The USD Anchor stablecoin is collateralized with US dollars matching the value of the token. There are a clutch of stablecoins on the market, the most well-used of which is Tether. Tether is mired in controversy because of doubts about the extent to which it is backed by dollars.
USD Anchor differs from Tether and all other stablecoins in that it will have an insurance element. The dollar collateral is held via the Prime Trust at US banks that are Federal Deposit Insurance Corporation (FDIC) approved.
The move by IBM adds to the credibility of crypto as a means of exchange. In particular, IBM sees USD Anchor as a means to reduce the cost of cross border transaction. As such it could be a threat to the position of Ripple which has pitched its XRP token to facilitate cheap cross-border transactions.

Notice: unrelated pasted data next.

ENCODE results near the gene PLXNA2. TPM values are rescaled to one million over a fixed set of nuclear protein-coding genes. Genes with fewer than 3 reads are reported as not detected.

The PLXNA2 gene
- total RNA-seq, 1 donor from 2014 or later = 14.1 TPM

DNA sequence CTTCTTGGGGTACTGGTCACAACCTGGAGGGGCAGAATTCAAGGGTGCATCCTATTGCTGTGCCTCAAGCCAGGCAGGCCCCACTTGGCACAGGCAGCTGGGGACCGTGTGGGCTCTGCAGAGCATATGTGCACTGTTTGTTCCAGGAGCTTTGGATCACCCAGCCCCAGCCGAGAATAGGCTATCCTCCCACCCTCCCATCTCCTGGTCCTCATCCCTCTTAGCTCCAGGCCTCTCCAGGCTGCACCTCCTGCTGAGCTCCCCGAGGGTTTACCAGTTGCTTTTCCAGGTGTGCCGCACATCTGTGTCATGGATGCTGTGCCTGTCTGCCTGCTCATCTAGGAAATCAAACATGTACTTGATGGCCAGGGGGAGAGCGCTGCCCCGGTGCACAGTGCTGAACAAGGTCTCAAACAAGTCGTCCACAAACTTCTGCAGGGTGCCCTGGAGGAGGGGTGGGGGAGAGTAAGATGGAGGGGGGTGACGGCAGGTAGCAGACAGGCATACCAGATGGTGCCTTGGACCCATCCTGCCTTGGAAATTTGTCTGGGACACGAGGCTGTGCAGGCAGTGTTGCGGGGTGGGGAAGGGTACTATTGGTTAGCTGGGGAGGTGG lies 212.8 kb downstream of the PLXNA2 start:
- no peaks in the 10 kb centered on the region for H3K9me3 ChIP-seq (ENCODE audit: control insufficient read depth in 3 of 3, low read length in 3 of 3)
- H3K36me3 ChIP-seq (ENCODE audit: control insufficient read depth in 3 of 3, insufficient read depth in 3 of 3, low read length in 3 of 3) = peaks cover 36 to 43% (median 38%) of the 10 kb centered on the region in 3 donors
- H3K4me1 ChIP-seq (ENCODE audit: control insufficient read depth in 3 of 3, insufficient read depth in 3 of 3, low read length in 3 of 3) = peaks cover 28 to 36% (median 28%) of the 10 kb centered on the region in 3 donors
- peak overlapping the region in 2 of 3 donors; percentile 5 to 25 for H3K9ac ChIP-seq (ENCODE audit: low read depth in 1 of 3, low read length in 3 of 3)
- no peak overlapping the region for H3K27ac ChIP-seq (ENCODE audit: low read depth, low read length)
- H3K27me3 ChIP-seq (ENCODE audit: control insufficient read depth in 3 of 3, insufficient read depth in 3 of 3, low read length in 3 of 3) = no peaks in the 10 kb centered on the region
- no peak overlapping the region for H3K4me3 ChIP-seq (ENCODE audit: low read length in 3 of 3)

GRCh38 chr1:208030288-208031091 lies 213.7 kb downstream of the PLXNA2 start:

In a sign of the interest in the stablecoin space, Circle announced in May that it was developing a stablecoin called US Dollar Coin. Chief executive Jeremy Allaire said at the time: “A core part of vision is open-protocols that would enable the free movement of value. A real critical piece is there has to be open, interoperable standards for our how fiat money can move over blockchains. That’s where fiat stablecoins and payment protocols come into play.”
Stellar v Ripple
Stellar was founded by Jed McCaleb in 2014. McCaleb is a co-founder of Ripple and the now defunct Mt.Gox crypto exchange. The Stellar Lumens network is a not-for-profit organisation.
Stellar has worked with IBM to develop cross-border payments system in South Asia. It has lined up major banks and other financial institutions in its trials, including Deloitte.
Asset management giant BlackRock was an early donor to the Stallar Foundation.